is, is that competition and struggle in the biological realm will
carry over to the world of commerce. Any religious conservative with
half a brain should see through this smoke screen. Those who don't
see this silliness for what it is might enthusiastically pursue the
matter by reading Richard Dawkins's The Selfish Gene, only
to be shocked to learn that (according to Dawkins) male philandering
and homosexuality are completely "natural."
No fundamentalist will find Shermer's argument here palatable or be
remotely content with a mechanism that replaces God as a source of
morality, even when it produces the kind of behavior the
conservative wants. And what about those of us—religious or
not—who are appalled at the unbridled capitalism in the United
States that leaves so many of its citizens in poverty? Are we to
find Shermer's account a cheery tale? Could he really believe this
odious drivel? I suspect not.
Like others before him (notably, Gould in Rocks of Ages and
Michael Ruse in Can a Darwinian Be a Christian?), Shermer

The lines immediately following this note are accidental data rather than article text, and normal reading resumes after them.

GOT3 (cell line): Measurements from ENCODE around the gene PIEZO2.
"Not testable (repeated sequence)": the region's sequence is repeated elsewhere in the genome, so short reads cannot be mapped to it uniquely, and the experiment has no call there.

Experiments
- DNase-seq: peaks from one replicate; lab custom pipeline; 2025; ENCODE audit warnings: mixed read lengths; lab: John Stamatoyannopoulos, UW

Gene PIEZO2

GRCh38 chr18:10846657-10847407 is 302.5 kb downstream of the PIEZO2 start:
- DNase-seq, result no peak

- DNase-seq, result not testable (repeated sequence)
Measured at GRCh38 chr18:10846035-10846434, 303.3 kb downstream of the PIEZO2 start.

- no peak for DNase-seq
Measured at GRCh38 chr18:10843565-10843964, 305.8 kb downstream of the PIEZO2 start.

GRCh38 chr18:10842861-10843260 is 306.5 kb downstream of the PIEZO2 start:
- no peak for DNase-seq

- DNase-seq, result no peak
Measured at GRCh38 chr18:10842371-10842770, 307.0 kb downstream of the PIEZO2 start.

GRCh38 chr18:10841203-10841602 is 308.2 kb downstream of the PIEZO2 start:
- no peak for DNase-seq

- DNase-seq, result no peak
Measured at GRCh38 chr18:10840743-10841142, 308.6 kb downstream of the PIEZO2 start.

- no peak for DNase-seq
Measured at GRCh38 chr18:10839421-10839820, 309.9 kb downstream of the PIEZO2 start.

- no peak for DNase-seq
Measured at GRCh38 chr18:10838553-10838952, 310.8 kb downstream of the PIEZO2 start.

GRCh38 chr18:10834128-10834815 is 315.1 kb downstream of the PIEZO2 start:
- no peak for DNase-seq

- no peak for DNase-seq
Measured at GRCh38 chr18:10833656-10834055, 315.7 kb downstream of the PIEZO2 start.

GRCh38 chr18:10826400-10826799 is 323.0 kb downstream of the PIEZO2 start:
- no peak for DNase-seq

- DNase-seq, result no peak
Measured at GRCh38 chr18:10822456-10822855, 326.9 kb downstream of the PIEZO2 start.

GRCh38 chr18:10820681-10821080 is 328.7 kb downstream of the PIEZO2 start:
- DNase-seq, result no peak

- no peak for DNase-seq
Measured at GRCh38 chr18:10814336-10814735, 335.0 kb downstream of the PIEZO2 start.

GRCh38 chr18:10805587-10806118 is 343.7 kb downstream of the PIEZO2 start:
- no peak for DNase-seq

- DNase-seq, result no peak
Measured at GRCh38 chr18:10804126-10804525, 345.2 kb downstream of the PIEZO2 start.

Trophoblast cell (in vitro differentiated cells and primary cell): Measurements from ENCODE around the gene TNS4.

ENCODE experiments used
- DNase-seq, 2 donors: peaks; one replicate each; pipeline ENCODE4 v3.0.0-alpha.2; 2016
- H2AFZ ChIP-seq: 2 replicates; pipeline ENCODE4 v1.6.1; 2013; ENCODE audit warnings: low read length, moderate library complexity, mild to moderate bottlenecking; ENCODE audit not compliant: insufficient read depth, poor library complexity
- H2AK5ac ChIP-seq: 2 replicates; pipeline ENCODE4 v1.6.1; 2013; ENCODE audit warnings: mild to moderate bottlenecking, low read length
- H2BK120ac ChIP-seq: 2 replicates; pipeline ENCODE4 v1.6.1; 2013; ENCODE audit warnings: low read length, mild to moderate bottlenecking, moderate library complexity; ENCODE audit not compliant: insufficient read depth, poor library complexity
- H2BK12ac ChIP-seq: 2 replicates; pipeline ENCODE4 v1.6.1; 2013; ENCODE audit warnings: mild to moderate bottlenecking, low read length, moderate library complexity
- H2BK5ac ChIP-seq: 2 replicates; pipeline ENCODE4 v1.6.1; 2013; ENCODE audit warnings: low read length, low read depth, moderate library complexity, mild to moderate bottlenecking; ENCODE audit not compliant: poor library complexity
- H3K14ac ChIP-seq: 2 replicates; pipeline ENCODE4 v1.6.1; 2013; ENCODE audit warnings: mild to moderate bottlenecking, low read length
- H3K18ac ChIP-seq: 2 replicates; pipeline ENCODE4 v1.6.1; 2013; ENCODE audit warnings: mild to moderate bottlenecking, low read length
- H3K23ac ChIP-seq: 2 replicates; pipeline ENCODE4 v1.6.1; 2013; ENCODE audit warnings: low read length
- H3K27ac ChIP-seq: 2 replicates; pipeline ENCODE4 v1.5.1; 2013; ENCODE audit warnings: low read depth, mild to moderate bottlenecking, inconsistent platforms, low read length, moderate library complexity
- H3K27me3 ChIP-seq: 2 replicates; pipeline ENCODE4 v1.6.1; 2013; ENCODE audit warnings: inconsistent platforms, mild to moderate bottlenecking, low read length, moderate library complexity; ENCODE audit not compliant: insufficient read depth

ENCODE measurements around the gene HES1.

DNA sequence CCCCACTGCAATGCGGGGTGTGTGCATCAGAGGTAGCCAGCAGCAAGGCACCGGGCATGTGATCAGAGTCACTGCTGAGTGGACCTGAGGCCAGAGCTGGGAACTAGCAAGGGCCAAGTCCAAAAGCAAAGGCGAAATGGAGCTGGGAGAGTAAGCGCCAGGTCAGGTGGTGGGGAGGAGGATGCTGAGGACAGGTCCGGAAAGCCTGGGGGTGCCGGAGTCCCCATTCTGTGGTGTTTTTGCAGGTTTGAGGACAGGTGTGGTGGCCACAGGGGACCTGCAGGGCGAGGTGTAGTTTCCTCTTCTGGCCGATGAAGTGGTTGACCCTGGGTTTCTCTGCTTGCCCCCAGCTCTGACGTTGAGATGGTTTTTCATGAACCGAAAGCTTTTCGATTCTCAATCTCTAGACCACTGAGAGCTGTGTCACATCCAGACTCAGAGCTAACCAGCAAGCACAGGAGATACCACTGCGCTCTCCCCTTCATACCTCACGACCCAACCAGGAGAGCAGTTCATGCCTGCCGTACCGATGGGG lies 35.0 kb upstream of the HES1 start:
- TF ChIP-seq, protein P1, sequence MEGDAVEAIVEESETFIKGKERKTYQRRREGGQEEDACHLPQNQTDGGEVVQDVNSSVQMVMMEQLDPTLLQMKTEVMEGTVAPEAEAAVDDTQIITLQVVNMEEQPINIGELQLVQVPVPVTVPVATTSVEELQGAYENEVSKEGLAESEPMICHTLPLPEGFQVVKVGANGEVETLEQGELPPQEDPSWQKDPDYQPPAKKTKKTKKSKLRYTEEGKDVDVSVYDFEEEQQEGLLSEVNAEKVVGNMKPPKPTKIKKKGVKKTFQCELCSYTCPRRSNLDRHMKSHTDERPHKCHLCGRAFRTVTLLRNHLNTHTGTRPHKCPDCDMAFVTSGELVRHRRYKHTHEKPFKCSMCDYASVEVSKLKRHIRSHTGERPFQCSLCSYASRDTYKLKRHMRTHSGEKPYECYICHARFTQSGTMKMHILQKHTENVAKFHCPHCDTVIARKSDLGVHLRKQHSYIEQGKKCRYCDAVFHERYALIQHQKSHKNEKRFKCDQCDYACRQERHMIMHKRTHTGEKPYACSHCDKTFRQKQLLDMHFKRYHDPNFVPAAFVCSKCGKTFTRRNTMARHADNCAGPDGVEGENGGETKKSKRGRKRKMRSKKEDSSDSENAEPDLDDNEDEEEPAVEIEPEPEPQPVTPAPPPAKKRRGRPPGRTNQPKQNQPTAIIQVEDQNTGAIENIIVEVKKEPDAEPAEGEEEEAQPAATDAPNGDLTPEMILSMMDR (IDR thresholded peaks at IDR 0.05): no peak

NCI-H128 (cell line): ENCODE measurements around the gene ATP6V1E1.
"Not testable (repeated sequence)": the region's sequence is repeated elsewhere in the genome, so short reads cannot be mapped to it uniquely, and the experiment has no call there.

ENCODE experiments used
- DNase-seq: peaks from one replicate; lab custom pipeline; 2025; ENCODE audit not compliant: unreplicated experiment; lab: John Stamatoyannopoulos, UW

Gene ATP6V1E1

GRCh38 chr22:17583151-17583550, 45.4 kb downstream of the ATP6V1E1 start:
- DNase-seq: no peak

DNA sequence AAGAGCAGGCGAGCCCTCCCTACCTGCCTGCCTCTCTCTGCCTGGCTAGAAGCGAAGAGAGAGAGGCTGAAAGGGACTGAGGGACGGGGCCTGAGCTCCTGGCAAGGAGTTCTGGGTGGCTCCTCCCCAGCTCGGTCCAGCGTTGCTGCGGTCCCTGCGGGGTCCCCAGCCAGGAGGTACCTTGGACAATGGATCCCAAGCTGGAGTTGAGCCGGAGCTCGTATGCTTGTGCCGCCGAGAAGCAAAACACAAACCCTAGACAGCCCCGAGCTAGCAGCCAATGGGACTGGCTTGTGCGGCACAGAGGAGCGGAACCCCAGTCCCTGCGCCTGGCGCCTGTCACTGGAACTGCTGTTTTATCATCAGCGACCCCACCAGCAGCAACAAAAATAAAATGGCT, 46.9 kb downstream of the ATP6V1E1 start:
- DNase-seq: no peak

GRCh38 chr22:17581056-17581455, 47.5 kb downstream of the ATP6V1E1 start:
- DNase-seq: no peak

wants to pacify Christians, especially the fence-sitters, hoping to
keep them from falling into the antievolution camp. To that end, he
tells tales to make believers think they can swallow the Darwin pill
with no side effects. I understand this strategy, but I doubt it
will work. Better to be straightforward and to point out that there
are serious tensions. Either do that or simply leave the matter
undiscussed and let the religious sort things out for themselves. It
should be noted that the strategy of soothing ruffled feathers has
not worked so far. Perhaps fundamentalists find it rather
patronizing—I wouldn't blame them if they did.
Although Shermer's attempt to placate the irrationally religious is